Introduction and Specs
We never seem to tire of new SSD technologies. The storage subsystem has long been the primary bottleneck with respect to general computer system responsiveness. And as a result, the explosion of Solid State Drives in the market is indicative of the ground-breaking performance gains the average SSD offers over traditional hard drive technology. As dyed-in-the-wool speed freaks, we're always on the lookout for products that offer the type advances the SSD has offered and we're sure the average HotHardware reader shares the same passion, along with many others in the burgeoning new market segment that has been created. That said, as with most emerging technologies, there is usually a legacy of backwards compatibility and interoperability that tends to hold things back, at least initially. For SSDs that legacy is the aging Serial ATA interface. Even the new SATA 6G interface will throttle back SSD performance somewhat with the inherent latency due to the bridging required to communicate to native system interfaces like PCI Express.
As we've noted more than once here before, as NAND Flash technologies evolve, SATA will go the way of the dino. It's not going to happen over night but like its old, spinning hard drive counterpart, the writing is on the wall. The market needs new higher speed interfaces with lower overhead and more direct attachment to native system interfaces. OCZ has been trying its hand at developing PCI Express-based SSDs in an effort to address this requirement. They've been rolling out all new products like their Revo Drive that we looked at recently and the new device we'll be looking at here today. The new OCZ IBIS SSD utilizes a proprietary serial interface that the company has coined "HSDL" for High Speed Data Link and it offers up to 20Gb/sec peak bandwidth over an industry standard SAS connector, which is over three times that of next gen 6Gbps SATA technology. Journey on for all the details and a performance profile of a prototype we've been testing here in the lab.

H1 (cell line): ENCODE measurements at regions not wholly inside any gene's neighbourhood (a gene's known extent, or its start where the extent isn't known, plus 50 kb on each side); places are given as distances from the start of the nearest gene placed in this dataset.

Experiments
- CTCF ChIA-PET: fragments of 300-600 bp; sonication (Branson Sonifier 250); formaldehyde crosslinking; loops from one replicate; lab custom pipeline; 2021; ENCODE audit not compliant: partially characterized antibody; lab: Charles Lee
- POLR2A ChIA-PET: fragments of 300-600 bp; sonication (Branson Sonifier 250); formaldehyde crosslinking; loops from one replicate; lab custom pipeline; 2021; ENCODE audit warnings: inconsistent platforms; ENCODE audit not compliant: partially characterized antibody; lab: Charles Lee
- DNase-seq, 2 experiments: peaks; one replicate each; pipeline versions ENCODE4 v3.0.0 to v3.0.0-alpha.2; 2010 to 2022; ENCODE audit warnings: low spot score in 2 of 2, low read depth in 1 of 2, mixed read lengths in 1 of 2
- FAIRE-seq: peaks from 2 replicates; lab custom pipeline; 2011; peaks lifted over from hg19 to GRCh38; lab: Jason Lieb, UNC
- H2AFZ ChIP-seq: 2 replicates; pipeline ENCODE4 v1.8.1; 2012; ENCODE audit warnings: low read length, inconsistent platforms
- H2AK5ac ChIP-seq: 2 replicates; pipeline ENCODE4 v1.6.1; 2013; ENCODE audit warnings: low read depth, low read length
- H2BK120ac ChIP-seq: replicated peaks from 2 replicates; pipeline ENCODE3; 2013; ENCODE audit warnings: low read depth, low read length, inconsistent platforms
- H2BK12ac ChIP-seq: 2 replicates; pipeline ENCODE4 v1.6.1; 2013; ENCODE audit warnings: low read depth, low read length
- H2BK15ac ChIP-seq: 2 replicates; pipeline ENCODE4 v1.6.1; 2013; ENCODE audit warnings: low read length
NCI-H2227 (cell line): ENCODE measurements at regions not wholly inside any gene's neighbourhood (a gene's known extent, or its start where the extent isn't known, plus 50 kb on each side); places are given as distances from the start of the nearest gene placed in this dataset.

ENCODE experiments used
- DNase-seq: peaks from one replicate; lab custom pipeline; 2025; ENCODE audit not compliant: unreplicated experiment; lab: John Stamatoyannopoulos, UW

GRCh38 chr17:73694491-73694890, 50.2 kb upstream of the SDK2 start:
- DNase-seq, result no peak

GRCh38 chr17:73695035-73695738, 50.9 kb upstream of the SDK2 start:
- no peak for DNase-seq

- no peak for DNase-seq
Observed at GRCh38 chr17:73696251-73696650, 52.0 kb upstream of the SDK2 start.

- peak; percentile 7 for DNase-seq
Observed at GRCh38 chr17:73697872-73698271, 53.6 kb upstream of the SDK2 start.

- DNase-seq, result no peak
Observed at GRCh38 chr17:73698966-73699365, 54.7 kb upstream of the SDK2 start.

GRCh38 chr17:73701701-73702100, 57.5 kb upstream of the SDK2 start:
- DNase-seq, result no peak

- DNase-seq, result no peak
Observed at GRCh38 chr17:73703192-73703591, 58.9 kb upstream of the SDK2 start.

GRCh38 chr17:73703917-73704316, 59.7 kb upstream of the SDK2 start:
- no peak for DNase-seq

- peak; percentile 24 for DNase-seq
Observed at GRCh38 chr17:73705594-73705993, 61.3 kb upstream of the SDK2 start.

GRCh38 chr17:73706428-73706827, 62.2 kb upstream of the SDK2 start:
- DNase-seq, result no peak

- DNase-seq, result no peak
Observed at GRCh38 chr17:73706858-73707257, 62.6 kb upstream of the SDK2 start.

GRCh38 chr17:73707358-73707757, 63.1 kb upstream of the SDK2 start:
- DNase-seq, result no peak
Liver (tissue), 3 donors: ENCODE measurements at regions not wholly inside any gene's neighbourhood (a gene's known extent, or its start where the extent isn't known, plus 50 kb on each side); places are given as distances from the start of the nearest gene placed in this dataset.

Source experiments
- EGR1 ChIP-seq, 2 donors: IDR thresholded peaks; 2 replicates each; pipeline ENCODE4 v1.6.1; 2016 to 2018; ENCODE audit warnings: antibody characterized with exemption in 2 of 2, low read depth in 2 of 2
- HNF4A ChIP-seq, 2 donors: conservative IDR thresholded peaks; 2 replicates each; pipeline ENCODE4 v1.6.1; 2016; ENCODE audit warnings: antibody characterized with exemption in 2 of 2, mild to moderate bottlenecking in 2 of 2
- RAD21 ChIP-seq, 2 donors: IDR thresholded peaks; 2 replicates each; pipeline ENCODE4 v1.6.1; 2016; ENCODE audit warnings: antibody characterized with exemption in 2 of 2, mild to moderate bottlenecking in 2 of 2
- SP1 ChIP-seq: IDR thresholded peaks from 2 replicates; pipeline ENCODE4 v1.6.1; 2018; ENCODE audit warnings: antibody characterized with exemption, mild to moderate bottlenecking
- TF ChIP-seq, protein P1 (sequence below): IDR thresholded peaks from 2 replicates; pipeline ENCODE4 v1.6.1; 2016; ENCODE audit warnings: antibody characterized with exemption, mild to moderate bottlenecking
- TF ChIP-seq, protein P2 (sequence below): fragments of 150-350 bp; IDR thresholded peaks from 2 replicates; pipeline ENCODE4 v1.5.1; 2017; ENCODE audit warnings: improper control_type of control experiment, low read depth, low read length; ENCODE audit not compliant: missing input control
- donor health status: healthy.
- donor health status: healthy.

OCZ IBIS Series 240GB MLC SSD with HSDL Interface
OCZ's upcoming IBIS product family...
OCZ tells us that the IBIS product family will be offered in a range of densities, as you can see in the chart above. We've tested the 240GB model that offers up to 740MB/sec max read throughput and 720MB/sec maximum write throughput. Of course, blazing fast SSD technology like this also comes at a premium, as you'd expect. With the average higher-end 256GB SSD weighing in right around $579 or so for a Sandforce-based drive or the likes of Micron/Crucial's 6G SATA C300 SSD, you're looking at roughly a 30 - 50% premium for the IBIS drive. As always, at the very high-end, you've got to pay to play and sometimes the scaling is linear with performance, while other times not so much. We'll see what the case is for the IBIS but first, let's take a look at what the drive is made of, next.